International Writers Magazine: Boy on a train
In my childish vision
the train was boundless, the city was endless and the day lasted long
into the night. My supple mind was not yet confined by the limited possibilities
garnered from wider knowledge. The strange, green seats were like captured
sea monsters bolted to the carriage floor and I did my best never to sit
on them. Instead i played my games between them, under them, behind them,
anywhere but on them. And the tunnels! They were the best part of any
train ride. The darkness of space that fell so quickly, with all the sudden
finality of a guillotine, and inside the windows turned instantly into
mirrors, it was a wonderful trick. The dark, the mirrors, the monsters,
the distorted sounds; it was like a carnival fun house, and then bang!
You shot out into the waiting sunlight and the tunnel retreated quickly
back into itself.
Son Is Crying
I have some happy
memories of train journeys. They are of slow trips into the city
during school break with my mother, off to see a museum or an exhibition
or to buy some special thing, unattainable beyond the cities cosmopolitan
boundaries. I was a wide-eyed child, seeing very little of the world
around me, knowing even less of it, and believing all of it. They
were exciting journeys.
Yes, a train journey could be fun, but not this journey, not now. If it
wasnt for the common image of a train, I cant think of any
memory, any experience, any feelings less connected with today,
than the ones I have just described.
For a start, Im not a child anymore. I gave that up wholeheartedly
at my mothers funeral. It was a conscious decision, which stopped
me from shedding a single tear on her grave after the grave diggers had
finished filling the beloved pit with dirt. Of course, they didnt
realize they were burying a child with that woman, but they were.
The funeral coincided with my tenth birthday and my father, despite his
grief, or perhaps because of it was determined that it should still be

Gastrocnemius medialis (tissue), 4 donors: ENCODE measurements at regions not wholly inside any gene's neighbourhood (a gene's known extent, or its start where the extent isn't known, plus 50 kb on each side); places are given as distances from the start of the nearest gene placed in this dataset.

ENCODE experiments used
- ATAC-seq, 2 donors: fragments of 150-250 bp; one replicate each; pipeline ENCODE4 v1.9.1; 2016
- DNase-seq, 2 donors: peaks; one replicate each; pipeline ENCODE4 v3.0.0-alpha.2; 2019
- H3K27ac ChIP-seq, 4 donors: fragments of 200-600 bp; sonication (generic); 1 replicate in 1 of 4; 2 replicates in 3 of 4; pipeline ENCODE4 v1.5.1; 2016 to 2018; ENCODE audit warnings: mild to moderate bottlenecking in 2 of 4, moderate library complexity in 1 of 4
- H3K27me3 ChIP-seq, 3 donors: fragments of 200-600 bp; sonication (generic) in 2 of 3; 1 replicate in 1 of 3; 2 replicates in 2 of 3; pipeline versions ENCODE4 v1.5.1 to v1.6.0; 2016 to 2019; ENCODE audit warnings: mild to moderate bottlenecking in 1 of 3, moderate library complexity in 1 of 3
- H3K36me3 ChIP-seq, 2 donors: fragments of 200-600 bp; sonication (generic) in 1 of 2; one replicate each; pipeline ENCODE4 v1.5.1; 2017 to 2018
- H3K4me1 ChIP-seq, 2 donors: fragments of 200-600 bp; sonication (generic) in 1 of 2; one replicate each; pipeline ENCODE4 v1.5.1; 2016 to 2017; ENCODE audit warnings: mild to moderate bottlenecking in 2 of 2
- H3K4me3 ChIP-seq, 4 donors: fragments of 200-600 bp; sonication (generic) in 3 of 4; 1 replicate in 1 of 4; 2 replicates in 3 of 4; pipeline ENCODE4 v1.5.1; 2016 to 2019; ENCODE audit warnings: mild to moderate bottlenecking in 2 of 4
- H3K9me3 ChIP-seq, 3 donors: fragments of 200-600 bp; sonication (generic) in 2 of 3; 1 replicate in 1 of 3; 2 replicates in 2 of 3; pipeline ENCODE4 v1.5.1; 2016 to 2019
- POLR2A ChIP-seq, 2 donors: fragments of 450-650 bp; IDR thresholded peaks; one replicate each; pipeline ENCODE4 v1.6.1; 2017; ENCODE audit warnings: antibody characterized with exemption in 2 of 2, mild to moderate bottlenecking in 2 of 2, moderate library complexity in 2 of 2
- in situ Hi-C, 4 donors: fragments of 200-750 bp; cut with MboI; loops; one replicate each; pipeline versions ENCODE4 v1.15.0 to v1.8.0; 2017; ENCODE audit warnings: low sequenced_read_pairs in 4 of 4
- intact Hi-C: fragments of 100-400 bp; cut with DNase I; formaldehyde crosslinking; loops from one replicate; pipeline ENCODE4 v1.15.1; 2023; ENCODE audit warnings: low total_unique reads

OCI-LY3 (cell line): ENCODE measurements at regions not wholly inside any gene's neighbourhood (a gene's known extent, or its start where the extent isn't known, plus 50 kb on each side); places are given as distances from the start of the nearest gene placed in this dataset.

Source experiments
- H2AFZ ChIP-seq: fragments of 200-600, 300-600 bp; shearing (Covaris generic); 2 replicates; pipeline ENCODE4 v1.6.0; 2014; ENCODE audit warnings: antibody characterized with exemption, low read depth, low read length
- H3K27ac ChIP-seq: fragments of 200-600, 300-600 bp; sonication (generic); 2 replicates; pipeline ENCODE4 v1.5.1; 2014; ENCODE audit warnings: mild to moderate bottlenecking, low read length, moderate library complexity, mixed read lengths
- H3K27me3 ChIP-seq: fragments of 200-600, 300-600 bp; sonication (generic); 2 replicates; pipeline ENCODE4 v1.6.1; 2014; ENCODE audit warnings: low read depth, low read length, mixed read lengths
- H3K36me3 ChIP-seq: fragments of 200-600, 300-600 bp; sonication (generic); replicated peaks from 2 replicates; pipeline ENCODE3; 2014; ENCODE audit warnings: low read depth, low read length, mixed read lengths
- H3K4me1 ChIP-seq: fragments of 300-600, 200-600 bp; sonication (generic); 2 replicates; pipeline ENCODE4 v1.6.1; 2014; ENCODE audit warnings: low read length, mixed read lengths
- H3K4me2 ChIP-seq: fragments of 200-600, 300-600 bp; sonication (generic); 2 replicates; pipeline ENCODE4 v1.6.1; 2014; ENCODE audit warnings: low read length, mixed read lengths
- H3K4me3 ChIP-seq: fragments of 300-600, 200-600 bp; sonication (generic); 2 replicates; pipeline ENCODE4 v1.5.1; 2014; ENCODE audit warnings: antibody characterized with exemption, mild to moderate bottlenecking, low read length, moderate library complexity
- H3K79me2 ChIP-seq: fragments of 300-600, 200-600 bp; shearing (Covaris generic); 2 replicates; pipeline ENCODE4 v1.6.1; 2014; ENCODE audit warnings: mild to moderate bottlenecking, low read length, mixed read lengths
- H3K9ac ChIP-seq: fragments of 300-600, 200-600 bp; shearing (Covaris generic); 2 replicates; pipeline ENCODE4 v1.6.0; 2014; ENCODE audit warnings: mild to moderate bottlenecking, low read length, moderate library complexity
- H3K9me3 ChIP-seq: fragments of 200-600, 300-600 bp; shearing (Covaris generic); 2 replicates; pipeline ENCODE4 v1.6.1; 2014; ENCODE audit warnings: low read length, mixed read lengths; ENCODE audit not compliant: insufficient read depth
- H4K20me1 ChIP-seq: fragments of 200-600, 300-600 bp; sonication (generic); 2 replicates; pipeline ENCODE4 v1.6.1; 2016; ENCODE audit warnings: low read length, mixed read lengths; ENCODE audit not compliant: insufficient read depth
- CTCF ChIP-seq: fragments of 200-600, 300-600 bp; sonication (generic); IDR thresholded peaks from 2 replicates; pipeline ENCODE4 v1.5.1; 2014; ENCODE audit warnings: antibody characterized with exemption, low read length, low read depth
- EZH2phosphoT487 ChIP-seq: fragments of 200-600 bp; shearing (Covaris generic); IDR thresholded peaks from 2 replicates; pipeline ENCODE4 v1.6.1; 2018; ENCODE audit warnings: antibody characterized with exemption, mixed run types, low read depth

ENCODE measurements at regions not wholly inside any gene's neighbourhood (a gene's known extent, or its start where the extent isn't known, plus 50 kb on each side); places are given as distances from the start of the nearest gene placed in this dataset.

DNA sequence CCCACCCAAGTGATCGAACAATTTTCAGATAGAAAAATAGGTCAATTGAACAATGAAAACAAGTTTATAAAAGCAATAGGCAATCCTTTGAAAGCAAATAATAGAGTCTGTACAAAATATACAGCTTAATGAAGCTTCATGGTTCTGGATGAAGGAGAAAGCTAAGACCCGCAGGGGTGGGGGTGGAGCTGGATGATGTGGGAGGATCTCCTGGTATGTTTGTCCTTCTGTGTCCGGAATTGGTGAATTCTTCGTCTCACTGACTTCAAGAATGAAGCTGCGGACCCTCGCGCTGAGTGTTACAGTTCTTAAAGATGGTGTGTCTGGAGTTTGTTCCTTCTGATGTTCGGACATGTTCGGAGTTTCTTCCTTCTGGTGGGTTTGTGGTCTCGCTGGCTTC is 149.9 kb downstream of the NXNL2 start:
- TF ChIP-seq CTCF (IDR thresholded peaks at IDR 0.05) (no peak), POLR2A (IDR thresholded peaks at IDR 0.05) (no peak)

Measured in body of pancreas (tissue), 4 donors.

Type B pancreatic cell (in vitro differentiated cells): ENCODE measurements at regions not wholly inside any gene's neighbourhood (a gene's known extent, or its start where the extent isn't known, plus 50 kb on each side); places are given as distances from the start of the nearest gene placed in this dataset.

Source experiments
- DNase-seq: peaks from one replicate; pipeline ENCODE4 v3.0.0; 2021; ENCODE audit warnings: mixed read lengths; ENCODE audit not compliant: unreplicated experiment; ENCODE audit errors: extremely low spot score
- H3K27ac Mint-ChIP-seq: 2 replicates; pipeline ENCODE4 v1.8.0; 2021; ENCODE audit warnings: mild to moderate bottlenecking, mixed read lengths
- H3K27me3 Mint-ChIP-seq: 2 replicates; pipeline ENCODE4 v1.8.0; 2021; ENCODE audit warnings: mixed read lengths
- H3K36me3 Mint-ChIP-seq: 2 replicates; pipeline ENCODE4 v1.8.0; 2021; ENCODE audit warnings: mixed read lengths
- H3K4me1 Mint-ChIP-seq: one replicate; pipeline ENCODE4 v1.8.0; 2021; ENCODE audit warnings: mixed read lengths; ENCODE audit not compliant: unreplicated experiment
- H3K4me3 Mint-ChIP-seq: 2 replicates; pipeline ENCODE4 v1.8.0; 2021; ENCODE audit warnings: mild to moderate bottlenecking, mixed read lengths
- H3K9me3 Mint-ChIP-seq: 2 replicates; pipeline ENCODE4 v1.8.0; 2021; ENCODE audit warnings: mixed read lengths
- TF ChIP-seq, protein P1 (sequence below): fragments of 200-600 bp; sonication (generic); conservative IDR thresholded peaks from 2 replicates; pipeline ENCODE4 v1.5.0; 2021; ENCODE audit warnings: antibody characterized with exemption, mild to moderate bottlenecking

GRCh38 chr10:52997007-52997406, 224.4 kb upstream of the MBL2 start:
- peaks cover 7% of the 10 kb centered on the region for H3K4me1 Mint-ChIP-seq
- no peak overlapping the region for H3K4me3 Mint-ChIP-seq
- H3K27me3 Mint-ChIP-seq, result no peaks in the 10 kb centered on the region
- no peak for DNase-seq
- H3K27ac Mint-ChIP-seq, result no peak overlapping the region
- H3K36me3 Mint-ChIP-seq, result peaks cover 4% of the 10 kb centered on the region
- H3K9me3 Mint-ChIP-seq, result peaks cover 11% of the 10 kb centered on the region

celebrated. So we had the wake and my birthday party together after the
funeral. Life and death rolled into one bitter cigarette that slowly burnt
through the afternoon in a confused haze of sympathy, whisky and birthday
cards. At least thats how it seemed to me. A few of the guests were
smoking heavily and our small living room was like an oddly decorated
and poorly ventilated crematorium. My mother never smoked, or drank for
that matter. I felt guilty for the most part and pretended I wasnt
At one point, later on I suppose, my dads brother, Uncle Henry wandered
over to where I was sitting. He had been either drowning his sorrows or
celebrating my birthday a little too enthusiastically and gave me a wobbly
smile before sitting down with his scotch and launching into a heartfelt,
if slightly misdirected talk. He began on the virtues of my late mother,
but ended with a poorly judged and slightly self-conscious metaphor.
"Were all just blind rats on lifes treadmill" he
said, and sipped his scotch quickly. "Running until were out
of breath and then we fall off. And sometimes..sometimes its sudden and
its a shock. But that wheel keeps on turning and youve got
to keep running lad, just keep running, do you understand?"
I said I did with a feeble nod and told him I had to go and help Aunt